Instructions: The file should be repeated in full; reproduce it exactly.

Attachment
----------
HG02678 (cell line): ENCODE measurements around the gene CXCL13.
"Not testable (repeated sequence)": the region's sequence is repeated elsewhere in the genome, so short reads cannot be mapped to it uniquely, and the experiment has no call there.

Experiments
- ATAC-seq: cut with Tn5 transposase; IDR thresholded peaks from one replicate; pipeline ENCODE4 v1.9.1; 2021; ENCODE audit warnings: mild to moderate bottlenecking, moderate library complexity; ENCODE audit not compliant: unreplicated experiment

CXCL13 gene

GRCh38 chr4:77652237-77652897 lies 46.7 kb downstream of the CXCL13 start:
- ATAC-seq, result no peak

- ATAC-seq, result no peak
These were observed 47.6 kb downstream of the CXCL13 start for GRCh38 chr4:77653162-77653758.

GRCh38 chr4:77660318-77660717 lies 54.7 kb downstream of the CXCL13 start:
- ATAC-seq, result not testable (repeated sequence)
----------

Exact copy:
HG02678 (cell line): ENCODE measurements around the gene CXCL13.
"Not testable (repeated sequence)": the region's sequence is repeated elsewhere in the genome, so short reads cannot be mapped to it uniquely, and the experiment has no call there.

Experiments
- ATAC-seq: cut with Tn5 transposase; IDR thresholded peaks from one replicate; pipeline ENCODE4 v1.9.1; 2021; ENCODE audit warnings: mild to moderate bottlenecking, moderate library complexity; ENCODE audit not compliant: unreplicated experiment

CXCL13 gene

GRCh38 chr4:77652237-77652897 lies 46.7 kb downstream of the CXCL13 start:
- ATAC-seq, result no peak

- ATAC-seq, result no peak
These were observed 47.6 kb downstream of the CXCL13 start for GRCh38 chr4:77653162-77653758.

GRCh38 chr4:77660318-77660717 lies 54.7 kb downstream of the CXCL13 start:
- ATAC-seq, result not testable (repeated sequence)